AAA Minneapolis proudly says that in the long history of its school patrol program, there had never been a fatality at a crossing where a school patrol has been present. The club aims to keep that streak going during the 2013-14 school year.

With class back in session, the automobile club is once again bringing its traffic safety program to schools throughout Hennepin County. AAA Minneapolis provides training materials, safety supplies and recognition items to its more than 5,000 patrol members at more than 150 schools.

In conjunction with its Back-to-School kickoff week, the auto club reminds motorists to slow down near schools and on routes taken by students who walk or bike to school.

After school hours are the most deadly for children. One-third of the 1,200 children who lost their lives while walking between 2000 and 2010 did so between 3 and 7 p.m., said Jennifer Huebner-Davidson, manager of AAA's Traffic Safety Advocacy.

This week AAA put out these tips for drivers and reminders to be vigilant for pedestrians during before- and after-school hours.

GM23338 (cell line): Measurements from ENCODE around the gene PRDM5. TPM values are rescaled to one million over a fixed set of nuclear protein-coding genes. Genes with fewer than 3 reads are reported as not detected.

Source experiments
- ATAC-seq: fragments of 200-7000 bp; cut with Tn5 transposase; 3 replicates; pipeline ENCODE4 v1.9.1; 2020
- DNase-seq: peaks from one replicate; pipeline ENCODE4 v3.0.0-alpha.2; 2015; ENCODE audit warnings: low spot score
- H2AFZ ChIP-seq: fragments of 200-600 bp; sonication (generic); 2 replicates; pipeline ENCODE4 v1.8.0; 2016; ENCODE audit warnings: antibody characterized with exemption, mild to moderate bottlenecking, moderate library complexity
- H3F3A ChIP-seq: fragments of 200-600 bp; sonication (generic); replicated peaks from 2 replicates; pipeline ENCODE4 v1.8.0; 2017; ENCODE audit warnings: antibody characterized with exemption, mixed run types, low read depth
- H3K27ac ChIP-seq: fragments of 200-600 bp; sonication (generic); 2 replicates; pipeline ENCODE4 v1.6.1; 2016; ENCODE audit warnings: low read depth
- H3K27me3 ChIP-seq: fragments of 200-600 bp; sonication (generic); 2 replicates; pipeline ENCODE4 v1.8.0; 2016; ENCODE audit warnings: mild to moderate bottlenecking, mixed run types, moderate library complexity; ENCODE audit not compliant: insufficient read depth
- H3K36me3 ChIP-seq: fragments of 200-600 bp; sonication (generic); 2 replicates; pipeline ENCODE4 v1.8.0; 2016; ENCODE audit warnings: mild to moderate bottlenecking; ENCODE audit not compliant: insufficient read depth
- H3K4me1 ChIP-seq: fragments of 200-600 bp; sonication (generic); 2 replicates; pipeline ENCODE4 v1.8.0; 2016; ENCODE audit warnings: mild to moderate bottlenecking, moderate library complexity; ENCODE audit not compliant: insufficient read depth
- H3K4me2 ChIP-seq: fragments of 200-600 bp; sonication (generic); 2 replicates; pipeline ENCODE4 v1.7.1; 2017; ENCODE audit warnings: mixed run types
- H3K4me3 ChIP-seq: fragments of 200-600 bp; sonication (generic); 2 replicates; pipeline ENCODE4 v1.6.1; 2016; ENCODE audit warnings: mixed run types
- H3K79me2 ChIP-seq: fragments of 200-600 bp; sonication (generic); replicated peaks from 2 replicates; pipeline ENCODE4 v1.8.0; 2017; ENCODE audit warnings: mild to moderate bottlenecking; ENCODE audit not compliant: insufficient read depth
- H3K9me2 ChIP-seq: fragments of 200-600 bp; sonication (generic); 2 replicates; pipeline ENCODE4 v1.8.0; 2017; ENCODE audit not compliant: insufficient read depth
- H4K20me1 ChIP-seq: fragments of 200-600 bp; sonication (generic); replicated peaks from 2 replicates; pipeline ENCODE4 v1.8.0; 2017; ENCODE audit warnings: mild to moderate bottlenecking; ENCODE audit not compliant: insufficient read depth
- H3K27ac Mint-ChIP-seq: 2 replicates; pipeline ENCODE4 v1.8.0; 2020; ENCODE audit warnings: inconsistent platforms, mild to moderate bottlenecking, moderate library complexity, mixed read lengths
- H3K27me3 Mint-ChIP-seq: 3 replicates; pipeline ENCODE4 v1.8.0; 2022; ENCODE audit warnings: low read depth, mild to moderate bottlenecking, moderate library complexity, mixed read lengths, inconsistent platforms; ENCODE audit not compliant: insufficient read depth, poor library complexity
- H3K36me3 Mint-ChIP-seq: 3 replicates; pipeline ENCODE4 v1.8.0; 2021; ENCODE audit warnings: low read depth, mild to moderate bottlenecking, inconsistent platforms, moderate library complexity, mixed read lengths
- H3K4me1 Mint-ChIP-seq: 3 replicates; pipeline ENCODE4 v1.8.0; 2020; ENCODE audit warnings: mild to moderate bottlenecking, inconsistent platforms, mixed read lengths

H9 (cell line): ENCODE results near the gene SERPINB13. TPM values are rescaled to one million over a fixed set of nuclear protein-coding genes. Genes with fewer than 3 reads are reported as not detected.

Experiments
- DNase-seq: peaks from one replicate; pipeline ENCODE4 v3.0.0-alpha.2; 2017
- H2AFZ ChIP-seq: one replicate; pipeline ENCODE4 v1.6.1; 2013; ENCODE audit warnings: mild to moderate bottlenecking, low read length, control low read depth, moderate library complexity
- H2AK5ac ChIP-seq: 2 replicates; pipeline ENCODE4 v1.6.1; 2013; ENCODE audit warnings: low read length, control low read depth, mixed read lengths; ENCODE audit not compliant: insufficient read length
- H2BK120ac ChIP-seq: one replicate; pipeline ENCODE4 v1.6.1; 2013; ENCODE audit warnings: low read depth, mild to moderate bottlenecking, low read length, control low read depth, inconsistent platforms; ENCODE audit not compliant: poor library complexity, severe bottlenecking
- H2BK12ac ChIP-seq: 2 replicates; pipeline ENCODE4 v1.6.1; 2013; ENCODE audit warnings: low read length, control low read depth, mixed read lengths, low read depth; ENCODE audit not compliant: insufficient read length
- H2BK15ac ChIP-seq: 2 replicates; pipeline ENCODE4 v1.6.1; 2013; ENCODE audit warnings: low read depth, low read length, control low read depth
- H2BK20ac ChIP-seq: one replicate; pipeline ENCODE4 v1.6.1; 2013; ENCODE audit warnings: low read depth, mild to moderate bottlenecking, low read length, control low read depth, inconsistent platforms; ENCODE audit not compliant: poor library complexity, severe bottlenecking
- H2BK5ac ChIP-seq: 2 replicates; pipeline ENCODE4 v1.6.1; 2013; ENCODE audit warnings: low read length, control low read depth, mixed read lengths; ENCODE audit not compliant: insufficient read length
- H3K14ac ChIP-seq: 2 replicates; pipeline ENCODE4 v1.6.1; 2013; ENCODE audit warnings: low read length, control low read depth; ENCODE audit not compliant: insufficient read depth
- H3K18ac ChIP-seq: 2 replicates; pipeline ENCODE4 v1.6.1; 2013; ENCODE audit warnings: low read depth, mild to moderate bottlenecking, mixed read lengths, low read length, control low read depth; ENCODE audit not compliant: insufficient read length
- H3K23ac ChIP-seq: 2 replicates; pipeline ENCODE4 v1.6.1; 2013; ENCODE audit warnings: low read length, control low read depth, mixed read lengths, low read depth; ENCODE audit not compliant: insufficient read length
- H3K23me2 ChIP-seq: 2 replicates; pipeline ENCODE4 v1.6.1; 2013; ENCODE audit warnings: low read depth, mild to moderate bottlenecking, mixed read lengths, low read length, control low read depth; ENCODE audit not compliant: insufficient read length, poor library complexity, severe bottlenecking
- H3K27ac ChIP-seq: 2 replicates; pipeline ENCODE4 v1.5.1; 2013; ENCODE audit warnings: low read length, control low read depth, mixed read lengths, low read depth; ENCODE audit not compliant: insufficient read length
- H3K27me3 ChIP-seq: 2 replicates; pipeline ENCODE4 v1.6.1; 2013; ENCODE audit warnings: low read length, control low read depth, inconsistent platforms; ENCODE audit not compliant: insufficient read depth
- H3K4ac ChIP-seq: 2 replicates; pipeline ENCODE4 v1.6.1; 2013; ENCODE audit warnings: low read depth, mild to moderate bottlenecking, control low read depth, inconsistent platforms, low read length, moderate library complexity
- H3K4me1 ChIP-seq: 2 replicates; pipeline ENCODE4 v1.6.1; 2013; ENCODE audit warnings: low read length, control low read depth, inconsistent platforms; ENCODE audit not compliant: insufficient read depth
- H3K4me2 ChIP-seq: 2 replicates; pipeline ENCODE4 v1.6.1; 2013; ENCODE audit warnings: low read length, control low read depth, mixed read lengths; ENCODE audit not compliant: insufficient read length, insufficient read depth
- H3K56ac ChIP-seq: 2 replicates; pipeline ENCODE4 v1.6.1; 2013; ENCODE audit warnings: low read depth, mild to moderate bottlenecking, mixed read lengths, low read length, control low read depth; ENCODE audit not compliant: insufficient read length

• Slow down. Speed limits in school zones are reduced for a reason. A pedestrian struck by a vehicle traveling at 25 mph is nearly two-thirds less likely to be killed compared to a pedestrian struck by a vehicle traveling just 10 mph faster.
  • Eliminate distractions. Children often cross the road unexpectedly and may emerge suddenly between two parked cars. Research shows that taking your eyes off the road for just two seconds doubles your chances of crashing.
  • Reverse responsibly. Every vehicle has blind spots. Check for children on the sidewalk, driveway and around your vehicle before slowly backing up. Teach children to never play in, under or around vehicles—even those that are parked.
  • Talk to your teen. Car crashes are the leading cause of death for teens in the United States, and more than one in four fatal crashes involving teen drivers occur during the after-school hours of 3 to 7 p.m.
  • Come to a complete stop. Research shows that more than one-third of drivers roll through stop signs in school zones or neighborhoods. Always come to a complete stop, checking carefully for children on sidewalks and in crosswalks before proceeding.
  • Watch for bicycles. Children on bikes are often inexperienced, unsteady and unpredictable. Slow down and allow at least 3 feet of passing distance between your vehicle and the bicycle. If your child rides a bicycle to school, require that they wear a properly-fitted bicycle helmet on every ride.

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